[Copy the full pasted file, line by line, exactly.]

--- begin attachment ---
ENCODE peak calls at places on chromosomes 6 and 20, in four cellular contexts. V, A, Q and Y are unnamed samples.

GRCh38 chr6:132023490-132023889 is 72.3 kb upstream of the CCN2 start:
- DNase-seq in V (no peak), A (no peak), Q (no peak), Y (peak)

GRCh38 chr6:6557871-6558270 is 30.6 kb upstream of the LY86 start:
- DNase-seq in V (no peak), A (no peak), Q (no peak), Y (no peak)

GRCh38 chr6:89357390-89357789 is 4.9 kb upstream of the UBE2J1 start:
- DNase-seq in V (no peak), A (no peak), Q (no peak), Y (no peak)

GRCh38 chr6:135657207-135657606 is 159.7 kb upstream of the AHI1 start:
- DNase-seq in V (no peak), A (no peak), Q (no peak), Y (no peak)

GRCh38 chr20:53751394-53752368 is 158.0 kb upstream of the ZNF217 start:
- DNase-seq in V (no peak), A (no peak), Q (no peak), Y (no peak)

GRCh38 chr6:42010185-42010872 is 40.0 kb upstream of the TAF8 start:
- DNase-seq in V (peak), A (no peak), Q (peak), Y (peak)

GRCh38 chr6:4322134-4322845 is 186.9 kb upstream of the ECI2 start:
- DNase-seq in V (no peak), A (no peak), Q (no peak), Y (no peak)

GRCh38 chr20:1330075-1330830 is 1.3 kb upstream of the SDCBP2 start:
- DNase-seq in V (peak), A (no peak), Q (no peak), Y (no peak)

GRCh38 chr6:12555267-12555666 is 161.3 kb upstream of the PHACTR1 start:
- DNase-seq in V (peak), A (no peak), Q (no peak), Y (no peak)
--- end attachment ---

ENCODE peak calls at places on chromosomes 6 and 20, in four cellular contexts. V, A, Q and Y are unnamed samples.

GRCh38 chr6:132023490-132023889 is 72.3 kb upstream of the CCN2 start:
- DNase-seq in V (no peak), A (no peak), Q (no peak), Y (peak)

GRCh38 chr6:6557871-6558270 is 30.6 kb upstream of the LY86 start:
- DNase-seq in V (no peak), A (no peak), Q (no peak), Y (no peak)

GRCh38 chr6:89357390-89357789 is 4.9 kb upstream of the UBE2J1 start:
- DNase-seq in V (no peak), A (no peak), Q (no peak), Y (no peak)

GRCh38 chr6:135657207-135657606 is 159.7 kb upstream of the AHI1 start:
- DNase-seq in V (no peak), A (no peak), Q (no peak), Y (no peak)

GRCh38 chr20:53751394-53752368 is 158.0 kb upstream of the ZNF217 start:
- DNase-seq in V (no peak), A (no peak), Q (no peak), Y (no peak)

GRCh38 chr6:42010185-42010872 is 40.0 kb upstream of the TAF8 start:
- DNase-seq in V (peak), A (no peak), Q (peak), Y (peak)

GRCh38 chr6:4322134-4322845 is 186.9 kb upstream of the ECI2 start:
- DNase-seq in V (no peak), A (no peak), Q (no peak), Y (no peak)

GRCh38 chr20:1330075-1330830 is 1.3 kb upstream of the SDCBP2 start:
- DNase-seq in V (peak), A (no peak), Q (no peak), Y (no peak)

GRCh38 chr6:12555267-12555666 is 161.3 kb upstream of the PHACTR1 start:
- DNase-seq in V (peak), A (no peak), Q (no peak), Y (no peak)